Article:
– Okay. Welcome to everybody. I appreciate you coming on a Sunday afternoon. That can be a hard time to quit doing anything else you’re doing like taking a nap. But before I start, I just wanna say that we are gonna talk about teaching and teaching tips but I wanna talk a little bit about Sunday school more generally. Before we get to that, some of this is gonna be things you already know, but it doesn’t hurt to think about it so that when we get to the teaching, you remember why we’re here. What we’re doing as far as our teaching. First off Sunday school is not just a program, it is a ministry. It’s not just a weekly event, it’s a strategy. And you have to structure your Sunday school to carry out the task of the church. The number one task of the church is to reach lost and unchurched people. But there are some other tasks that the Sunday school should pursue. And three of those are, one is, of course you wanna reach people for Christ in church membership. You wanna teach people God’s word and you wanna minister to people’s needs. None of these are standalone tasks. They all work together. They’re interconnected. If you’re not reaching people, who are you gonna teach? And if you’re not ministering to people in time of need, you’re not carrying out part of the work that we have to do. Sunday school is where a lot of people make their friends, and when things are going in their life that they might need prayer or they might need some other types of assistance. It’s that Sunday school group that they’re gonna look to. Today we’re gonna be focusing on that second task, which is teaching people God’s word and ways that teachers can be more effective in helping all individuals in their class. You have to think about every person that’s in there or in your small group to understand and apply the word of God in their lives. Let’s talk a minute just about what are some characteristics of effective Sunday school teachers. It’s important to establish commitment upfront when you’re recruiting or enlisting Sunday school teachers. And I’m not sure who’s out there today, I can’t see you, I don’t know much about you. I don’t know how many of you are already teachers. I don’t know how many of you are in maybe staff positions or you might be one that recruits teachers or what your role is. But these are some things that you would wanna think about. And this helps to avoid problems later on. Some and these aren’t all of them, but some non-negotiable expectations to communicate to individuals that are being recruited to teach Sunday school. This goes without saying, but individuals who have a personal relationship with God through Jesus Christ. And this is your most critical characteristic that you wanna look for, critical denominator that you wanna look for when you’re looking for Sunday school teachers. You wanna be sure that an individual feels call of God to serve Him through the Sunday school ministry. We all have different gifts, we all have different callings and not everybody’s called to be a Sunday school teacher, but criteria for people that are filling this position, have to be more than well they’re breathing. Or will they finally succumb to my repeated requests, because we just needed somebody in there. You don’t wanna just fill the gap. You want somebody that’s committed to being in that position and feels called to serve there. And you want some people that are gonna strive to follow the lead of the Holy spirit in what they’re doing in that Sunday school group. Another factor to look for, is that the individual will actively participate in training and growing opportunities. I think this is vitally important is, training sessions that are offered at state level, your local level, association levels, go if you can. Be a part of those because you’re always gonna hear new ideas, new things, you’re gonna get to talk to other people about the struggles they might be having, or the good things that they’ve tried that worked. And they’ll give you more ideas. They’ll keep you energized. You don’t want to become stagnant. You can’t always rely on yesterday’s knowledge. And we know we’re living in a rapidly changing world and things that worked five, 10 years ago may not work now, or we have to look at them different ways. You have to be up-to-date on things. We want teachers that are sprouting, they’re growing, they’re maturing, they are still becoming. And as long as we’re living, we can still be becoming as we grow. You want an individual that will do all that he or she can to make Sunday mornings a positive uplifting experience. We don’t want boring. We don’t want just we’re in there. We gotta do this kind of attitude. The most lifting things in the world, are God’s salvation, God’s word, God’s people. And we wanna communicate that in our Sunday school, we want teachers who are positive. Teachers that are loving, are friendly people. But at the same time, we need teachers that must address sin. Call it what it is, expenses, destructive ramifications, but all this while showing people to live Godly lives and how to avoid Satan’s deathly traps. It’s how to live victoriously and to experience the abundant life. Sunday school is one of the main places that, that can happen. People might share things or present things and you might be thinking, or others in the class were thinking, that’s sin out now. We need to confront them about that, we need to let them know that they need to change that, or we need to work with them to change that. But you have to do it in a loving way. As they say, you hate the sin and love the sinner. And that’s what we need teachers who can do that and who can be very confident in their beliefs in reaching people. And then finally the individual should help set the tone and the atmosphere of the class. I don’t like a teacher that comes running in at the last minute or five minutes late. And he’s like, “Oh, I’m sorry”. That happens from time to time maybe because things happen at home. But if you’re gonna set the right tone and the right atmosphere for the class, you gotta be there early, you gotta greet people as they come in, you need to interact with people as they’re coming in. You gotta let them know that you care and that they’re wanted and they’re accepted, and you’re happy to see them. And you’re happy that they’re there. They want to know that the teacher is interested in them. Being a Sunday school teacher involves a lot more than just showing up on Sunday morning, teaching a class for 30 or 45 minutes, maybe an hour if you’re lucky. Going home, coming back next week and doing it again. It requires having a team spirit and living up to some very high standards. At the same time if you’re leaning on God, all that’s taken care of, all that’s under control. Let’s talk a few minutes about preparing to teach. And the greatest teachers are the best prepared teachers. I know I’ve had Sunday school teachers in the past that said, “Oh I finally got time to study at my Sunday school lesson this morning before I came”. And I’m thinking, how long did you study? And how much do you really gonna have to share with us today? But you wanna teach with this prepared. And there’s nothing, nothing, nothing that can replace that personal preparation time. Ability alone is not gonna make you a great teacher. And some of the factors that shape teachers, is a good teacher will give the majority of their attention to the content of the lesson, but with little thought on the presentation. The focus has gotta be on that content. It’s healthy to begin preparing by analyzing the biblical texts that you’re gonna be talking about that week. That’s the most vital ingredient of the lesson. But then you also have to give consideration to the presentation, the methodology. How am I gonna communicate this to the learners, to the class members? If the truths that you are attempting to convey, don’t connect with anyone. The question is, have you really taught? If nothing changed with them, in terms of them grasping something new, have you really taught? That’s one question to ask yourself. one of the things we know is that people usually teach in the way that they learn. Whatever style is best suited to your learning, is probably the style that you’re gonna use when teaching. But everyone in your class doesn’t learn the same way that you do. The more styles that you can incorporate into your teaching, the more people that you’re gonna reach with the word that you’re trying to communicate. We fall into the trap as teachers of using the same teaching method over and over because we get comfortable with it. And it becomes easy for us. And we like that, we like comfort, we like being in that little box sometimes. But you really need to be stretched and challenged to try something different. And that means that you’re gonna risk failure, but failure’s okay. It’s permissible to fail. Don’t let those things scare you. Then the teacher’s use of different methodologies is minimized with a large class. The larger the class is, the less options you have for different teaching methods. You want to think about that. That’s one reason, there are a number of reasons that we like to keep our Sunday school classes on a smaller scale. And that would be one of ’em because it confines your teaching styles and how you go about doing it. This is a good reason to limit class size. When I say limited, I’m saying 20 to 25 people, and if you’re getting too far above that, then it’s probably time to think about birthing a new class from that. But every teacher needs to use as many styles as possible so that they reach as many people as possible when they teach. And then the worst teaching method that a teacher can use is the same one used over and over and over. You wanna mix it up, you don’t wanna be predictable. And we’re gonna talk some about, how do we do that? What are some of the different methods that you might use in there? Let’s talk about a lesson plan. And there’s three parts to a good lesson plan. I’m gonna talk briefly about parts one and three. We’re gonna skip over two, to begin with, because we’re gonna come back to that with the teaching. But the first part of a good lesson plan is motivation. Please understand that most people, when they walk into your Sunday school room on a Sunday morning are not focused on that Bible lesson. Their minds have been occupied all morning with things like getting up, getting breakfast, maybe getting kids up or other family members up, grandchildren up, trying to help people get their things together, figuring out what to wear, getting dressed and all the things that we have to do. And then getting into that car on time and making it to Sunday school on time. Their minds are not on that central Bible truth of the lesson. It’s up to the teacher, that whoever’s in that room is that teacher, it’s their responsibility to help kick their minds into gear. Getting their brains going and get them focused on what’s gonna happen in Sunday school that morning so that they will take something out of there. And then the third part of a good lesson plan, is application. And this is where you ask questions like, how will we apply this Bible truth to Monday morning? How will we practically and tangibly flesh it out in the real world? And you wanna lead class members to make meaningful applications so that it will make a difference in their lives. If you can lead them to see how they should respond, you’re not telling them what they should do or how they should respond, but you’re leading them to figure out how they should respond. They’re gonna be more likely to make the responses, it’s gonna be more likely that they’re gonna live it out through the week. First thing you got is, you got to set an example. What responses have you made or will you make to God’s word? And share those. Then you have to allow time in class for application. A lot of times we get caught up in the lesson to the point where there’s not enough time left at the end to talk about the application and what does this mean for us individually? What does this mean for us as a class? What does this mean for us as a church in terms of responding to each other, to the community or how we live out our lives? What we need to change individually in our own lives. You want to give that time for the application, and then you can ask a key question to bring out several ways to respond to the text. For example, how can we as Christians show, we care about people and their spiritual needs? And then you want to encourage them to choose one way of responding during the week. And that’d be a good thing right there to do, is just getting them to think, what’s something I can do, make a commitment to do that during the week. And the next week you can get them to respond back to what did you do this week? What was the outcome of it? What kind of response did you get from somebody if you were ministering to them? But you’ve gotta encourage them to choose one way to respond during the week. A lot of people, they’re resistant to doing that. They say, “I don’t know. “I can’t think right now, “I don’t interact with people that might need that”. But helping them to figure out how are you gonna do that and let them come to that conclusion for themselves. And that’s one goal of Sunday school, that you want your members to be changed, and you want them to take what they have learned and to be doers of the word, not just hearers of the word, but doers of the word. You got your first two, is your motivation, your application is number one and three. Let’s go back to number two in your lesson plan. And that’s your examination. What are you going to do, to study God’s word? How are you examine the Bible truth? And the teacher prepares the learners to participate in ways that help them grasp the biblical truths themselves. More time should be devoted to this part of the lesson than the other two parts. You’re talking about 75% of the time should go right here. And why is that? It’s because this is where the learners are getting into the meat of the word. What does this really mean? Taking it apart, looking at it, examining it. Learners should be confronted with what does this mean? And then got it into discovering the proper interpretation of the text. That takes time. It takes good planning to figure out how you’re gonna do that, so you’re not spinning your wheels with a lot of time wasting time in class. Let’s look at, we’re talking about getting out of the rut, and that means we got to use some different teaching methods. And so what are some teaching methods that you can use? Y’all excuse me, I’m having allergy problems. I may have to stop and take a sip of water occasionally. This is probably the most used method is lecture. And I’m sure all of you are familiar with that. That’s where you have a speaker, that’s before an audience making a speech basically. Too many adult teachers use this method as their primary means of communication in their classes. And lecture has a place in adult Sunday school. It’s just not lecture every Sunday. You don’t want that to be, as we said, while ago, you wanna mix it up. You don’t want it to be the same old, same old, every single Sunday. It’s better to use what you might call an involvement format. With lecture, there’s not that much involvement from the class members, is the teacher telling them, teaching. We wanna do an involvement format. How are we gonna get them involved in what we’re doing? How are we gonna get them taking ownership of some of this? That might require a mindset on the part of the teacher. And think about two approaches to Bible study. In the first approach, you study the Bible texts thoroughly, you spend the week getting ready for Sunday school. And then you gotta tell your students what you’ve learned during the week, that’s your first approach. The second approach, you still study the Bible texts thoroughly, but then you’re gonna plan ways for the class members to discover what you learned during the week on their own. You’re not telling them what you’ve learned for them to absorb. You’re helping them to discover what’s in that message for them, what’s in that text for them. Which of those approaches do you think is gonna be the most interesting? And which one do you think is gonna be the most valuable for your adult learners? And I hope you’re gonna say the second approach because that is the correct answer. The more involvement that you get from them, the more they’re gonna get out of it. Let’s look at what are some of the methods that you can plan for, and that you can use to have an interactive Bible study and for them to learn what you’ve learned while studying the text. There are three basic methods and some of these I’m sure you probably used to some extent. The first one, is question and answer. You wanna prepare a series of questions that lead the adults through the content of the passage. And then these questions will explore things like who, where, when, what, how many, those kinds of questions of the text, what’s the text saying about those things? It’s a good idea to put your questions on paper and depending on how you use it, it could be that you’re reading the questions to them and getting responses, or you can pass out the paper to them and letting them all over it think on it, work on it a little bit, and then have that discussion time afterwards. But question and answer is one format that you can use. Group discussion. And this is a planned conversation with three or more persons in groups, you can divide the class into groups on a selected topic. The key here is you still got leadership, they’re not left to their own devices to have this group discussion. The good discussion questions is for the when. How issues of texts and require an analysis of what the text says, not just the identifying information, but what does this text actually trying to convey to the reader? And they can discuss that in their groups and come up with their answers and go from there. Paraphrasing is another technique. Ask your adults to put the scripture text into their own words. Erm. What is it saying to them? How would they say that if they were writing it? Instead of the biblical writer that did it. And this is a great way to involve them and to help them to explore the meaning of the text. And for you also is, if they share that, then you can get an idea of what it’s saying to them or where they might be coming from. It helps you to better understand your class members. Those are three basic methods that you can use. They’re pretty simple actually. And don’t require that much more preparation on the part of the teacher. Preparing questions takes some time, but it doesn’t have to be that difficult. But then what are some other methods that you should employ? And there’s a whole list of them. We’re gonna get through some of them. And hopefully some of these are ones, if you haven’t tried them that they’ll pique your interest or say, “oh, I can do that”. First one is a panel discussion. And this is a planned conversation before an audience on a selected topic. And you have to have about three or more panelists. You don’t want a large group ’cause you don’t have a lot of time. It’s not like an open-ended type of thing. Taking into consideration how much time you have in your Sunday school class, you might have two, you might have three, some classes might have four. You might more and a leader. You have somebody who acts as moderator of that panel and keeps them on track with the questions that they are being asked to keep it on subject. I’ve seen panels that worked very effectively and the people in the panel responded very well to the questions put before them and stayed on track. And then I’ve seen other panels that, just go chase rabbits. And at the end, you’re like, what was that? And so it would be your job maybe as the teacher, unless you had somebody else to do it, to be the moderator for the panel and to keep them on track and keep them focused on what you’re trying to accomplish that morning. You also could do a panel forum and that way they would do the same thing. You would have your panel, but then you would have audience participation, after the panel had finished answering the questions and sharing what they have to share. That would be pulling your group into that conversation with them after they have completed that. There are buzz groups that you can get. This again, you would get the class into small study groups and they would each be discussing an assigned problem. And then this is usually done, we’ve all probably done this at some point in time or another, been in one where your group has something, an issue, topic to discuss it’s related to the lesson, to the text that’s going on. And then you report back to the large group, and maybe everybody has the same question and you see what different kinds of things you might come up with. Or each one has a different something to look at in the text that day or different verses to look at and texts that day. But then at the end, they would report back to the whole group. And there would be that group discussion that goes on. Role-playing. This is unrehearsed. You could recruit people even that morning to do a dramatic enactment of a situation. And you would have maybe two or more persons that do that. And then it would be analyzed by the group, just you’re playing out what’s in that scripture or how a problem that might arise or that’s related to that scripture, and what the main lesson is that day, what the main point of the lesson is that day. And you have to know your people. I’m not a role player particularly, don’t call on me to do it. But I’ll discuss all day. And I’ll do that so you have to know your group sometimes and what they’re comfortable doing. ‘Cause if you start calling on people to do things and you might even enlist them during the week ahead, that’s probably a better idea. Is give them a phone call and say, “look this is what I’ve got planned for Sunday morning. I’d like to do this and wonder would you help me? Would you participate in this?” And if they have a little time to think, you don’t have to tell them what. Just say, we’re gonna do this role play I’ll give you the information when we get there Sunday morning. And I said, it’s an unrehearsed dramatic reenactment or an enactment of human conflict situation or other situation there. Case studies are always good. And this is an account of a problem situation. You give enough detail to make it possible for groups to analyze the problems involved. And how would we respond to this? How would a Christian respond to this? How would a non-Christian maybe respond to this? If a Christian encountered a person in this situation, how could they help them? How could they respond to this? You can take it in a number of different directions. I know one of the popular ones when I was coming up in my teen years and early college years was the one where, you’ve been stranded on a desert island with 10 other people, and you’ve got these 12 items and you’ve got to decide which ones are gonna survive the shipwreck you were in or something, which ones do you really need? Be it flashlight, matches, can of sardines, whatever. And then the group had to come to consensus on those kinds of things, that can be a case study type situation. That’s an example, you present the problem and they have to figure out, what are some possible responses to that problem. And again, everything should be based around that text for that Sunday. What’s the lesson? What’s the major point of the lesson that we’re trying to convey today. Brainstorming. And that’s a method of problem solving. Group members suggest in rapid fire or all of the possible solutions they can think of. And there’s no, what I would call screening. Somebody gives a suggestion, they blurt out an answer, you write it on the board or you write it on the whiteboard. You don’t say, that’s not a good idea. If you do that, you’re killing the brainstorming. It’s gotta be things that are just coming up, like popcorn popping and things are just coming out. And then you go back. And look at all the things you generated and which one of these sound feasible, which one of them aren’t feasible, which one of them would be productive or non-productive or a positive or not positive. And again, everything relates back to whatever you’re talking about in that lesson. When you start planning to do these things, that’s what you have to stay focused on. Is that key point that you’re trying to convey that day. Listening teams are always a good thing. Again, you can divide the class into teams in advance of a presentation, and it might be again, you’re gonna put them in groups and you’re gonna do your presentation, or you’re gonna have that drama, or whatever method you’re choosing that day. And then they are going to listen with very specific assignments in that and report on their assignment. We used to do a lot of role playing when I was in my master’s program. I have a master’s degree in social work. And we had to do a lot of situations where we were counseling people or trying to help people figure out how to get through their problems. And you might have somebody acting as a counselor, therapist or the helper and the other person that’s got the problem. And then you have a couple of people observing that role play, and one’s watching the counselor one’s watching the person in need. Where were they coming from? What were they feeling? What was the problem? How effective was the response of each to the other, Get people taking different perspectives on what’s going on and then coming back to, what does all this mean? What does it mean for us as Christians? How can I apply this during the week? What I’ve learned here today in terms of that. The trick is you give them specific assignments to look for, and they’re different for different ones in the group. Debate is a good method to get maybe a couple of speakers who are for and against a proposition. They present their points of view. Sometimes there’s not a different point of view in a group. I just gotta play the devil’s advocate and get them to do that. And then the group members can question the presenters about the stance that they took on whatever their issue is. There are lots of issues in the Bible that come up in terms of something as simple as, should you eat or drink that? And what effect is that gonna have on the people that see you do that? And is that wrong? Is that a sin or is that not a sin? And then there’s much more deeper issues that come up. But set up that debate situation and let two people. There’s probably usually always somebody in the group that likes to debate and discuss things. They would be more than willing maybe to be participants in that. You also, when you’re doing these things, you don’t have to rely strictly on people that are in your class. There might be somebody outside of class that you know would be a good person to pull in to do a role play or to help with something. And don’t feel confined by, I’ve just got this group to work with. But again that’s one way to think outside the box. Here’s somebody else that could entice to come in here and help us out this morning with that. You can have formal discussions. And that involves stating the problems, getting the facts, considering the possible solutions, and then selecting the best solutions. It’s a more formalized way of doing things in just an open debate. Symposiums. And that’s a series of short speeches before an audience. With leadership, again if you’re asking people to get up and do a little talk on something, then you’ve got to set some parameters for them. That the speeches would be to present a different aspect of a topic, not necessarily different topics, but one topic with each person giving a different perspective on it. And when I say set parameters, you need to let them know how much time they have, exactly what you want them to focus on, and then maybe even get with them ahead of time to go over that to be sure that they’re sticking to what you suggested. ‘Cause if you don’t, then it can throw everything off kilter on that Sunday morning when your group meets, if you’ve got one person that goes way over time, then that messes the other side, or it messes you up and trying to bring everything to a conclusion and get the application part of it in there. That’s also a symposium, Then you could also have a symposium with a forum afterwards. And that means again, you’ve just got that audience participation. You do it same way, but at the end, there’s that group discussion, audience participation in the topics that you’re talking about that day. Study guides are good. That would be a series of questions to be answered in large groups, small groups or individually. And it’s not one everybody doing the same question, but you would give them out to however you want them to handle it, whether individually or in groups. And letting them go through some of the texts, trying to get it into the meat again of what you’re trying to convey that Sunday and what that topic is for that Sunday. Object lessons are a great tool to use and they can be very simple, to very elaborate. Those are used as a way just to give a visual to a point that you’re trying to make. A couple of simple ones to think about, is one is, if your main point. Bible truth, maybe one Sunday is that as Christians, we are to be in the world, but not of the world. One object lesson that has been used as you bring out a clear glass that’s half full of water and also a quarter of 10W30 motor oil, or a motor oil. You pour the motor oil into the glass and what’s gonna happen. It stays on top of the water. They don’t mix. And that’s a very visual picture of what it means to be in the world but not of the world, or of the world, but not in the world. Because it’s separate, as Christians we’re separate, but yet we live in the world. We live in a sinful world. And that gives a good visual, I’m a visual learner. If you gotta tell me something, if it’s all audio, sometimes people will say, hey listen to this and tell me what you think. And they’ll read it to me. And then I’m like, “let me help out, let me look at it. Let me read it”. ‘Cause I have to see it, to process it and get it all in my brain. If you’ve got people that are very visual learners, object lessons are a great way to do that. Another one that I thought of, and I have used this one in the past, if your central Bible truth, is to guard your tongue, be careful What you say. Is bring up a paper plate and a tube of toothpaste and put the toothpaste down on that plate and then ask somebody to put that toothpaste back in that tube. And of course the response is gonna be, that’s not possible. I can’t do that. And I know it’s not possible. But then your point is, you’re right, you can’t put it back. Neither can the words that you say, once they’re out there, you can’t take them back. If you have hurtful things to say, if you say things that are very inappropriate, whatever, once those things get out of your mouth, you can’t bring them back. The damage is done. Anything along those lines that you can do to create a visual for the people that helps them. I am a facilitator for GriefShare class in our church, and we use a lot of object lessons with them. And one of the most one that we use, is I went out one day and collected a bunch of rocks. And some of them were big rocks and some of them were small rocks. And then I wrote different emotions on them, anger, guilt, sadness, joy, positive and negative emotions on those rocks. And I bring those one night when we’re talking about emotions and how they affect you in your grief. I asked them all to choose one of the rocks and then said, “I want you to choose a rock that has an emotion that you are feeling or have felt, and it’s been a difficult thing for you to deal with in the midst of your grief and tell us about it”. And they picked their rocks. And then we put them in a like a cloth bag that I have. And once we get all those rocks in there, everybody’s discussed their motions and we’ve talked about them. And then I asked somebody to pick that bag up and carry it around room. It’s a heavy bag. And lot of times people say I’ll do that. And then they get up, they can’t even pick it up because it’s so heavy. But the point is, that we’re trying to make is your emotions can weigh you down. Grief weighs you down. But that’s a very visual thing that they have to show them what we’re talking about and to help them realize the reason I’m feeling the way I am is because I’m carrying all this weight. I’m carrying around all these emotions. I’m carrying around all this grief. My point is, if you can incorporate object lessons, that has worked well, and again, you don’t wanna do it every Sunday necessarily, but put it in there. You want to use variety. We talked about that. You don’t wanna do the same old, same old every Sunday, but then you also don’t wanna get stuck in another rut of maybe you’ve done lecture a lot, and say okay I wanna try something different. That something different gets to be an every Sunday thing. You want to be careful about that. Sometimes that variety might be something as simple as setting up your room differently, turning the chairs facing a different direction. If you use classroom style with chairs and rows, you might put them in a circle. But what this can communicate to a class is, something’s going to happen in here this morning. Someone’s prepared and they have a game plan for us, for our time together today. Other good tools that you can use are, music, songs, YouTube videos. There’s some good YouTube videos that can fit in with lesson plans out there. You have to hunt for them sometimes, but don’t discount any of that because they can add a lot to a lesson and to what’s going on in the classroom. Do you know somebody whose testimony lends itself to what you’re talking about today. And could they share that? Get people to share their own stories. I’ve heard too many people say when we’ve talked about, learning to do your testimony or to write out your testimony, or would you share your testimony and they said, “I don’t have a testimony”. I’m like, “are you a believer in Christ? “Did you come to faith in class? “You got a testimony. “It doesn’t mean you had to be on drugs or drunk, “or have all this major sin in your life. “But you still got a testimony because God came “into your life. “Christ came into your life and has changed you”. That’s a good way to help people to learn to formulate their story in a way that it can be shared. But get somebody to come in and do that. Again, you gotta be sure to give guidelines. I can remember several years ago, a young lady was asked to get up and give her testimony in church. And I just said, “would you get up and take about five minutes “and give your testimony?” And she said, “sure”. That was the extent of the instruction to her. And she took 45 minutes, preacher didn’t get to preach that morning. ‘Cause once she got on the pulpit and started talking, there was no gracious way to ask her to step down. And so the person that had asked her to come that night, it was like, I’m the one that failed. But you have to be careful when you’re asking other people to participate, but you do give them guidelines. And again, maybe you second, we get together ahead of time. And you share with me what you’re going to say to be sure that you on the same page. But the more variety that you use, the more learning is gonna to take place. Again, not everybody learns the same way about the same methods. And if you want to reach everybody, you need to have that variety. The variety adds connection, it adds anticipation, it adds involvement, it adds excitement. And the study of God’s word should not be boring. We should really all be excited to come to Sunday school, to come to church, not just to see other people or eat donuts together or whatever we do. But that we’re there to study God’s word and to know Him better and to get to know what he desires for us better. These ideas are not exhausted. If we were in a classroom situation, I can see you and talk to you and I’d say, “what are some things you’ve tried? “What are some things you’ve done? “How did they work?” Those are things that be thinking about, What have I seen other people doing that work? What are some things that I might be comfortable with? These are not exhaustive. You need to be daring. You need to be creative when you put new methods into good use. And one of the things is, don’t feel like you got to try everything. Try some things, see how it goes. Most teachers will probably not be comfortable with trying new teaching methods, but if you start slow and you try some of these or other methods, then you get used to mixing things up. You’re gonna gain more confidence. I think you’ll start to see some changes in your group response. And then you you start adding other activities as you go along. And you can use things like crossword puzzles, interviewing characters from the text, but you’re gonna be surprised at how your class will be infused with new energy and enthusiasm if you just take the time to incorporate different ideas and different methods of doing things. A word of caution to you. Is you want to be sure that the teaching methods being used, actually get people into the Bible text. For example, your suggested discussion questions should not deal only with peripheral issues, but should deal with the text itself. You don’t wanna hop around it, you wanna get into it. And every teaching method should get adults into the word in some way. The guiding question in choosing a method is going to be, what will help my students discover what I learned this week from the Bible text. Through your own personal study, what did you learn and what methods are gonna be the best ones to use at that time for them to help communicate that? Just to sum all this up. I feel like I’m just cramming things down your throat, so to speak. But one is you wanna know your content and your subject matter. You gotta be prepared. The second one is you gotta know your audience, what are their learning styles? If you can figure it out, how many visual learners? How many audio learners? How many light hands on things? But know who your audience is and where they are. And then you want to prepare, prepare, prepare. We can’t say that enough. You’ve got to be prepared before you walk in there on Sunday morning so that you don’t look like you’re floundering. One of the things I was taught early on, when I started out, I was one of those very, not very confident people in terms of getting up in front of groups. And I had a lot of encouragers, I had a lot of mentors that worked with me and helped me. And of course taking speech classes in high school and college that helped. But one of the things that you don’t want to do when you get up in front of a group is say, “I really didn’t have much time to study this week. “And I really, I don’t feel very well prepared today”. They’re gonna shut down right then or “I’m not sure why they asked me to do this, “but I’m gonna give it a shot”. You gonna lose your audience. You have to get up and speak with confidence, and you have to get up and act like I wanna be here. I’m glad I’m here. I’m glad you’re here. And we’re gonna learn something new together today. And as long as you can exude that, then try not to let them see any insecurities or let any lack of confidence that you may have as you step out and try new things. That’s my good word for today. I hope some of that was helpful.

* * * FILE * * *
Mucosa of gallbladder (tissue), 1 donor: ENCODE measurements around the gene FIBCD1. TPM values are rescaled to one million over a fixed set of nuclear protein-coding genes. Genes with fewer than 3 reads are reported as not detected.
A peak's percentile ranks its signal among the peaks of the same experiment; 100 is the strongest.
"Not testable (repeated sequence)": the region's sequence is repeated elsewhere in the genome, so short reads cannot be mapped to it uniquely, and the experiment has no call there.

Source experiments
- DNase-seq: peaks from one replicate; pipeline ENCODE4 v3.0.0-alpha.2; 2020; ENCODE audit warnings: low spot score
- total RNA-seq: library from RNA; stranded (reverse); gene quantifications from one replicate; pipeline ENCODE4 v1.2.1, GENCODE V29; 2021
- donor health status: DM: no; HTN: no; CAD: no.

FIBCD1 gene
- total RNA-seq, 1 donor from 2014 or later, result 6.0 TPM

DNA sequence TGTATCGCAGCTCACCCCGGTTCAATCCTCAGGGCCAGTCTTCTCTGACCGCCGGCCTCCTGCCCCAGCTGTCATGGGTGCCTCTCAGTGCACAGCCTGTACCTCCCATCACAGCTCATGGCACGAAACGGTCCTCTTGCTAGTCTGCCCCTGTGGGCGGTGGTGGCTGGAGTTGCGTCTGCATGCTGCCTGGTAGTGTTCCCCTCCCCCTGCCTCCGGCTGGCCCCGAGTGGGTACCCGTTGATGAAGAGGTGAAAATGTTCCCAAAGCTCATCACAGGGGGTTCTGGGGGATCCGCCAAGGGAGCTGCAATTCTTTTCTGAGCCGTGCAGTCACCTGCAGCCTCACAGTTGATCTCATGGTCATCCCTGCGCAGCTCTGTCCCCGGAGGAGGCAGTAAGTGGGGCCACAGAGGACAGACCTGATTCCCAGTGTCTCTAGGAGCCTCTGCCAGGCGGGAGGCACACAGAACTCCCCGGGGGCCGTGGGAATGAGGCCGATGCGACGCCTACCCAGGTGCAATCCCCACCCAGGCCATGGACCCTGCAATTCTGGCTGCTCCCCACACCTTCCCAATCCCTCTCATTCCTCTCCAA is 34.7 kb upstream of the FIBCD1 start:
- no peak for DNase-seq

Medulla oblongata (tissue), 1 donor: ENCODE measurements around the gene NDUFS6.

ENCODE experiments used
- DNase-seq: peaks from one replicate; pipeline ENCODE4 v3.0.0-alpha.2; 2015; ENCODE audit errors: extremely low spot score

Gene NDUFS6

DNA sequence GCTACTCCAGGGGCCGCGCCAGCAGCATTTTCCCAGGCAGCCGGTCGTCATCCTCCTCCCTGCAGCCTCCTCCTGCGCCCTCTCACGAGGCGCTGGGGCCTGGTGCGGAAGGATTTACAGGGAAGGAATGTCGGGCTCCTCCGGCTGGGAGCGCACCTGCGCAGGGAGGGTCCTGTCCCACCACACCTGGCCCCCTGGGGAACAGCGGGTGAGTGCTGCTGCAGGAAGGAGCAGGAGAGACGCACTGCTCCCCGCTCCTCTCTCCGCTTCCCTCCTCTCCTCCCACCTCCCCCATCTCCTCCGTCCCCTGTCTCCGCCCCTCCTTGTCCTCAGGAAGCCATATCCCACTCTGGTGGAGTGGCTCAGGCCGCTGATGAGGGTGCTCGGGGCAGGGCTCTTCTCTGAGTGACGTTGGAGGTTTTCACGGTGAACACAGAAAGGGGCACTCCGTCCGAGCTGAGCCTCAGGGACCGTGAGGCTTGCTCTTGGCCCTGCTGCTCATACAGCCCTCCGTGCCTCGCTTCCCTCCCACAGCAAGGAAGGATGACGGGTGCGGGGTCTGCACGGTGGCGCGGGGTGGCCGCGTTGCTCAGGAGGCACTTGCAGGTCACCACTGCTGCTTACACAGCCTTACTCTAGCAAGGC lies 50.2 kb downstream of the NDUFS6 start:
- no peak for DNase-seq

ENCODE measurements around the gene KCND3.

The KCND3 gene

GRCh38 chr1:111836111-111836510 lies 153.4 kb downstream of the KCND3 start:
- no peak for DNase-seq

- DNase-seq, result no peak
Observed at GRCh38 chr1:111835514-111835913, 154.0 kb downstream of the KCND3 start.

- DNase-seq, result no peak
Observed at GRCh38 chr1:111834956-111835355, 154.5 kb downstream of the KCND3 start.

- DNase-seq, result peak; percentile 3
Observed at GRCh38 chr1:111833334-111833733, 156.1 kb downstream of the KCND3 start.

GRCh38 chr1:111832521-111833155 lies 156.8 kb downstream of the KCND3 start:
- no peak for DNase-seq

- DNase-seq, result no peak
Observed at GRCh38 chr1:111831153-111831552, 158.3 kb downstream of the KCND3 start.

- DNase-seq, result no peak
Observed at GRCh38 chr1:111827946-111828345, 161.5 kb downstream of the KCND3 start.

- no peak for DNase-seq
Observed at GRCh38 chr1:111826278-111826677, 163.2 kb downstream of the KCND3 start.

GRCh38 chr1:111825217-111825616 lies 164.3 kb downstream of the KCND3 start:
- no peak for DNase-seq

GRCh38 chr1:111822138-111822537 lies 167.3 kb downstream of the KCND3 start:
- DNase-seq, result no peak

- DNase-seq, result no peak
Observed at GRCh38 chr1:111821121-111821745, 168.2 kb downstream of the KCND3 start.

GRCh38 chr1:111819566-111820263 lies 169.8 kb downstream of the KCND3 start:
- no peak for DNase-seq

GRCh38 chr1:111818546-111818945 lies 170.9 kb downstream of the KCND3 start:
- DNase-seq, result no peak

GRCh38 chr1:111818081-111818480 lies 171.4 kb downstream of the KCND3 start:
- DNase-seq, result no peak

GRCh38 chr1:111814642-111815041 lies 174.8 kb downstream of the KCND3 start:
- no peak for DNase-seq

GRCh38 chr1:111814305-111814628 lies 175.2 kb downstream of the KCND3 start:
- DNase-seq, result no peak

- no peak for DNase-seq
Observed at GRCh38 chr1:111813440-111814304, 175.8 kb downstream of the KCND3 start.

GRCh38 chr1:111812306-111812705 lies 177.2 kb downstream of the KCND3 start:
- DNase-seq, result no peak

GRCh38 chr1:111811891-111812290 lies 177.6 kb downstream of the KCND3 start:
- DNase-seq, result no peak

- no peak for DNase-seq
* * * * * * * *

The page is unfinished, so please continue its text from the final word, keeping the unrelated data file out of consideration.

– Thank you, Kathy. I couldn’t help but think, as we were talking about the styles of teaching. I’ve learned from a lot of my friends who are grandparents. That in this summer sit session time, they’ve done vacation Bible school at home. And they have been learning scripture and activities with their grandchildren. But you know what I learned? It sticks with the grandparents too.